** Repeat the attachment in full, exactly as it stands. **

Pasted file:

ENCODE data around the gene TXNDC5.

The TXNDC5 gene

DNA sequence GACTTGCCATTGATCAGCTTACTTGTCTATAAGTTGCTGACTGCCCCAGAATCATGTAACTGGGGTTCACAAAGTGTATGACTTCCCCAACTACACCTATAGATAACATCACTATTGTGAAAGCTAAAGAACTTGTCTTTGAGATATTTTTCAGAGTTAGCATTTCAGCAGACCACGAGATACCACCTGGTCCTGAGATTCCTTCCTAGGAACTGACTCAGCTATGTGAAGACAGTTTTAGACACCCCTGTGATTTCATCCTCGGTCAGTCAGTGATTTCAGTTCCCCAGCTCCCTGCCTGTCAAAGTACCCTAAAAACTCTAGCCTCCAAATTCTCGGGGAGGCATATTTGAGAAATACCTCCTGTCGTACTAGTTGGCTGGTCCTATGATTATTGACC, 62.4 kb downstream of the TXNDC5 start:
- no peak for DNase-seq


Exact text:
ENCODE data around the gene TXNDC5.

The TXNDC5 gene

DNA sequence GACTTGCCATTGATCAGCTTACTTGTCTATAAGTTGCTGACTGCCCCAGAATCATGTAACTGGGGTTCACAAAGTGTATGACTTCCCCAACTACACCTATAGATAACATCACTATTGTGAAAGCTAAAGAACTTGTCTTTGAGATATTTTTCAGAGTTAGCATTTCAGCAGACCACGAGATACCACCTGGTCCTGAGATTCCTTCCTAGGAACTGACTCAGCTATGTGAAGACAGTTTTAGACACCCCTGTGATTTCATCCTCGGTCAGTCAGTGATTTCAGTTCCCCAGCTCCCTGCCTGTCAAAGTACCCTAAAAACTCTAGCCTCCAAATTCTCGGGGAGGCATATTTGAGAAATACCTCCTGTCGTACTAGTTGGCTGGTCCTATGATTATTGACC, 62.4 kb downstream of the TXNDC5 start:
- no peak for DNase-seq